Ranting and raving about the All-Star Game … again
Well, gosh darn it, we had ourselves another “The Magical Good Time Super-Fantastic Mid-Summer Baseball Classic™” – which some people still call the Major League Baseball All-Star Game.
As is the tradition when the first half of the season comes to an end, we celebrated in grand style by inviting the best players in the game to play an exhibition game designed to establish home-field advantage in the World Series.
Or maybe we invited the best players in the game to play an exhibition game designed to acknowledge the top performers of the year.
Or maybe we invited the best players in the game and a few other guys to play an exhibition game designed almost exclusively to entertain the masses, but also happens to reward top performers from this year, fan favorites and, almost insignificantly, decides the home-field advantage for the World Series.
This year, like every year before, there seemed to be a great deal of confusion among the fans, players and the media about exactly who should be playing in the All-Star Game. And some of these people get pretty worked up about who shouldn’t be playing in the All-Star Game.
“It should be the best players!” someone will holler. Great. Now just define “best” for us in a way on which we can all agree and we’re all set. Not so easy, right? Some might want the best “hitters” and some might want the best “baseball players.” Chris Davis and Mike Trout are two of the best this year. But Davis’ one-dimensional game is the Channing Tatum to Trout’s all-around Christian Bale.
“Let’s just use stats!” someone else will holler. Great. Now just tell us all which stats – and keep in mind that currently there is a huge divide in the baseball world about which stats most accurately represent player value. Some people think stats with funny names like WAR, FIP and BABIP are the way to go. While others cling to the old-timey stats like batting average, runs and RBIs and steam engines, gas lamps and bloodletting.
“Well, then what, Jed? This isn’t some sort of popularity contest!” another someone else will holler. Actually, it kind of is. Why do you think this game was created in the first place? To “reward” the players? Does that sound like old-school baseball owners logic? If they wanted to reward them for a half-season well done, they’d hand out ribbons and get back to the season.
The purpose of this game is to bring in fans. And no, not baseball fans. Those people are already paying customers. That’s why they’re called “baseball fans.” This game is supposed to attract new fans.
“But what about the World Series home-field advantage? Ha ha! Gotcha, Jed!” someone else is surely hollering at their screen right now. Well, I can tell you the dispute over who goes and doesn’t go predates the change to making the game “count.” Also, the home-field advantage hasn’t really been a factor since its inception – with the exception of the Cardinals-Rangers series that St. Louis won at home, but one could argue that Rangers outfielder Nelson Cruz’s defense and manager Ron Washington’s ineptitude were the real advantages that St. Louis had.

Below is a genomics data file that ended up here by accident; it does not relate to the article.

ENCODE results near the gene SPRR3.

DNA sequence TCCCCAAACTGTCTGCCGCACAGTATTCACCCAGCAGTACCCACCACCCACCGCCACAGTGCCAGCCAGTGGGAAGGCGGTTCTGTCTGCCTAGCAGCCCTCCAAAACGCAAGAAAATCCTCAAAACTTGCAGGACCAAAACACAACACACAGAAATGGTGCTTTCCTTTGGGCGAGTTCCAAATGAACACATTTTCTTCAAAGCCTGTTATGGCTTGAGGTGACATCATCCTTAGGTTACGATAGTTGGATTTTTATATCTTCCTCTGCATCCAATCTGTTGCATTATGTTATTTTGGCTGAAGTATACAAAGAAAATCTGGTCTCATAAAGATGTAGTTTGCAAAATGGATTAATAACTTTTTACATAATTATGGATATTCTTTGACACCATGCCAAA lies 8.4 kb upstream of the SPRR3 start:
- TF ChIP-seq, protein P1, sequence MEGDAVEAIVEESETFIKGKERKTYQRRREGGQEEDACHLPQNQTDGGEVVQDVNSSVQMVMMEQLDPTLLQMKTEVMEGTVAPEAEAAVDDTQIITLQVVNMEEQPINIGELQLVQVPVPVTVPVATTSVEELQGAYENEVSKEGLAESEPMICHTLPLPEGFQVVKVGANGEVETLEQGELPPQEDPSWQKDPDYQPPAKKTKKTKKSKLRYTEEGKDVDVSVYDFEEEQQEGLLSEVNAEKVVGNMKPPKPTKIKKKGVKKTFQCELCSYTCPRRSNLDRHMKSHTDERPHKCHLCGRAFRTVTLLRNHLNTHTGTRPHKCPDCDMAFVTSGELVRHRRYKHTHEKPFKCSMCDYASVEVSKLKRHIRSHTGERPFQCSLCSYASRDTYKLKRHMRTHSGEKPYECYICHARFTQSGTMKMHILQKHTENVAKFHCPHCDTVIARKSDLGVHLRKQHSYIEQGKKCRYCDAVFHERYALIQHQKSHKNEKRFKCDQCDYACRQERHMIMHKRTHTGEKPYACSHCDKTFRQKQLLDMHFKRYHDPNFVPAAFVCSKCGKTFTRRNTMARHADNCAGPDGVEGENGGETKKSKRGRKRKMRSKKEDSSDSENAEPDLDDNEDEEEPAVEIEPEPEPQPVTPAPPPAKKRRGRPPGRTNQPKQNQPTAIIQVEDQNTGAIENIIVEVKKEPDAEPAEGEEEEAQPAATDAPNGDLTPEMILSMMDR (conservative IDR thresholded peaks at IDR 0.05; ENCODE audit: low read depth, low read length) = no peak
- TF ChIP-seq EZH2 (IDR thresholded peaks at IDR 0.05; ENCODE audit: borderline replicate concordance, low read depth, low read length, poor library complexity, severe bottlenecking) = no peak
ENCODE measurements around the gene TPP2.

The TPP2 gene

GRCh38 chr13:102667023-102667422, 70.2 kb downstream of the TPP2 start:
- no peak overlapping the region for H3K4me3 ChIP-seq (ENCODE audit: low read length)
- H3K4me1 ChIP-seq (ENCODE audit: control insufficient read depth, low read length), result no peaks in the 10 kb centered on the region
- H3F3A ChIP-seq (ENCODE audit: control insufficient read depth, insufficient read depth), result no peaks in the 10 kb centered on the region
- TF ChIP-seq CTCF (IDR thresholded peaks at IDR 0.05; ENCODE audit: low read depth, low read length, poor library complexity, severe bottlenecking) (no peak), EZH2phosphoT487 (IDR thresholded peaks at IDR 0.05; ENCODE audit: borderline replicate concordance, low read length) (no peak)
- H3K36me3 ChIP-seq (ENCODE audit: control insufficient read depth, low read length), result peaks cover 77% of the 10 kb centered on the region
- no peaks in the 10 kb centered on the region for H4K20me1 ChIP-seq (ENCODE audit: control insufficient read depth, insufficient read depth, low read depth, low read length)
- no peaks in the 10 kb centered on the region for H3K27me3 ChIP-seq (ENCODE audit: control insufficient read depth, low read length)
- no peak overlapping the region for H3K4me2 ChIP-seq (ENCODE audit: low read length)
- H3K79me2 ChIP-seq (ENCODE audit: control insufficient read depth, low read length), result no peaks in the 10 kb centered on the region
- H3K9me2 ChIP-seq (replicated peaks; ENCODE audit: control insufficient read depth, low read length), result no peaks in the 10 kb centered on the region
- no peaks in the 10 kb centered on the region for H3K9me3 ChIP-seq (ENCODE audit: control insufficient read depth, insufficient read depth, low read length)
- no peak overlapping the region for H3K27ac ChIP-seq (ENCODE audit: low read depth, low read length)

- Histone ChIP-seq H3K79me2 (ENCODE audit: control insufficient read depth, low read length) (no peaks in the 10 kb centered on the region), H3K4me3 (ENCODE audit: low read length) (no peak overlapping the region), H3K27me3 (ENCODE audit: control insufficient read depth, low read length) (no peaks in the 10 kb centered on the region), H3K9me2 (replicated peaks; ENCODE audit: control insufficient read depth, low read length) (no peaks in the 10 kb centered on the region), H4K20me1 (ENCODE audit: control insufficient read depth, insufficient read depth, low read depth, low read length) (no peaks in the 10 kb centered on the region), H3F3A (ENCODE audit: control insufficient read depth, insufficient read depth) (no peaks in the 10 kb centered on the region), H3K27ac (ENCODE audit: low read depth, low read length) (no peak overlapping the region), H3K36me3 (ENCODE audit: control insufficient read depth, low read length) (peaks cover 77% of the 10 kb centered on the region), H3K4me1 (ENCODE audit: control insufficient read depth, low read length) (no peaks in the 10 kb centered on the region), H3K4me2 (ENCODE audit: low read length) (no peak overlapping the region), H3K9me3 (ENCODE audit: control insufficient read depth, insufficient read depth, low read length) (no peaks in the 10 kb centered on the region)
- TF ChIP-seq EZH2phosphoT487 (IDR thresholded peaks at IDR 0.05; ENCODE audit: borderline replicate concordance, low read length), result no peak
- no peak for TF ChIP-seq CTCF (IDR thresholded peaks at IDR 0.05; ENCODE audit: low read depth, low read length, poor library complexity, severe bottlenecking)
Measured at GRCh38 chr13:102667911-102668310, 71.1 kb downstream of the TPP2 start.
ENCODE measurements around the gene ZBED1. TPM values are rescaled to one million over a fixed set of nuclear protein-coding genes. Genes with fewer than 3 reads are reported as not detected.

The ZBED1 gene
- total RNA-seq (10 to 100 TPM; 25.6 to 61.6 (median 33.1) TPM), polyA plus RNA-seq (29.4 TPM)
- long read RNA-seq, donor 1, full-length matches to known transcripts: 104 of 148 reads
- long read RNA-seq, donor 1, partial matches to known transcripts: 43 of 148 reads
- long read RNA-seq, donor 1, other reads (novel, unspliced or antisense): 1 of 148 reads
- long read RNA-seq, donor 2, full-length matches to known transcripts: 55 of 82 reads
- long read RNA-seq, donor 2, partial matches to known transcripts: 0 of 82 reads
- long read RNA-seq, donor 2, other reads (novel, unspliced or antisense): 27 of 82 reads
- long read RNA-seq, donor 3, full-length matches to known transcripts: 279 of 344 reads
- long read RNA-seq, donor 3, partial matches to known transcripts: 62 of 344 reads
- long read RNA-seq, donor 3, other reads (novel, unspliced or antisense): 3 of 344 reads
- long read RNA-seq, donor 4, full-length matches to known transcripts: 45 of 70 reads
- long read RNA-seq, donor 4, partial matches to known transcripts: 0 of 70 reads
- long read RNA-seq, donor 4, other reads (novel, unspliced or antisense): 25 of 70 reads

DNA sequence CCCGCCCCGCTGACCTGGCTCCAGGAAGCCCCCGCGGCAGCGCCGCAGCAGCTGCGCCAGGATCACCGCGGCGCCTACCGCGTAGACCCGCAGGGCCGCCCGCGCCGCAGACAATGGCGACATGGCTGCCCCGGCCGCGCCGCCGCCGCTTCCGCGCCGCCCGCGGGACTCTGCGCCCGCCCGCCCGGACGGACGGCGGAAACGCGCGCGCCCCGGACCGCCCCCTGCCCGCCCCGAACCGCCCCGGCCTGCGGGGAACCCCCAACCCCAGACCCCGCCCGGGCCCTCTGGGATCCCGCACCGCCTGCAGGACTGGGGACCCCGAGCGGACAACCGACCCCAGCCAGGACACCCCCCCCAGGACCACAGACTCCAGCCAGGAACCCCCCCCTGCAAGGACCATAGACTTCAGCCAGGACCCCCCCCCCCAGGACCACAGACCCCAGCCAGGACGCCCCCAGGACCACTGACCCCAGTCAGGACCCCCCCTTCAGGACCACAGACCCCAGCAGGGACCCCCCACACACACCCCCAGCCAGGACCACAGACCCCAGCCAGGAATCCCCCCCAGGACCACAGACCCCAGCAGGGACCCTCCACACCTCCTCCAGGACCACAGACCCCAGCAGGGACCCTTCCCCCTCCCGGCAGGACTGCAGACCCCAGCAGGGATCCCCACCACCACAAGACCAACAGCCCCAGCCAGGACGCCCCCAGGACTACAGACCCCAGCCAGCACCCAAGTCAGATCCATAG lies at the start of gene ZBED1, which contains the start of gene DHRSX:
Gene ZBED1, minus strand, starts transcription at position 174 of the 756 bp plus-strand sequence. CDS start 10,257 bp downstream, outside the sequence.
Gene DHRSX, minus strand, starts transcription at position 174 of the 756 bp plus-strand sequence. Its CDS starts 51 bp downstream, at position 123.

The truth about the All-Star Game is it doesn’t really matter who plays, because this is baseball – the sport where David Eckstein can be a World Series MVP and where a nearly crippled Cal Ripken, Jr. could play in an All-Star Game in his last year and hit a home run and win game MVP.
It’s hard to imagine with 35 guys on each squad there are still guys who get overlooked for the All-Star Game. And with the injury replacements, those numbers go up even further. And there are still worthy players left out.
Every year there are these “mistakes” and “snubs” – but the source of these problems is laziness. The fans pick their favorite players – that’s okay with me. However, when the managers and players make their picks, it’s hard to tell if any of them even know the difference between who’s playing well and who has a recognizable name. That’s just laziness.
Even though I am certainly lazier than all of these players and coaches in every other aspect of my life, when it comes to All-Star selections, I can will myself into action. And maybe it’s kind of dumb to still be complaining about an exhibition game that is over and no one cares about.
Well, that’s what I’m here for – to care about the things that no one cares about, because if I don’t, then no one will. So, I present this year’s list of All-Star selection gaffs.
If I don’t mention a player here just assume it’s because he deserved to be on the team (or my research skills failed me).
American League of Un-extraordinary Gentlemen
J.J. Hardy, SS, Baltimore Orioles – This one is really the fault of the fans. He is the All-Star team’s starter. Admittedly, the shortstop position is thin these days, but Baltimore fans went bananas this year and pushed hard to get their mediocre players onto the team. Hardy has plenty of home runs, but he also has a horrifying on-base percentage, which means the thing he’s done best so far this season is give the other team outs.
Adam Jones, OF, Baltimore Orioles – Mediocre Orioles player number two. By the more advanced statistical measures, Jones is the 11th best outfielder in the AL. But the fans voted him in as a starter. He’s another player with a bad on-base percentage. What’s with these Baltimore hitters? Not even the folks at Overeaters Anonymous are this reluctant to take walks.
Nelson Cruz, OF, Texas Rangers – How can a subpar fielding, poor base-running, low on-base player make the All-Star team? Home runs! Cruz has a bunch of them and almost nothing else. Chicks aren’t the only ones who dig the long ball. Home runs are the shiny objects that simple-minded folks are easily distracted by.
Torii Hunter, OF, Detroit Tigers – Maybe one of the worst selections this year. But … and it’s a big, Prince Fielder-sized “but” … everybody loves Torii. They say he’s got an infectious personality, but that has metastasized to his skills with tragic results.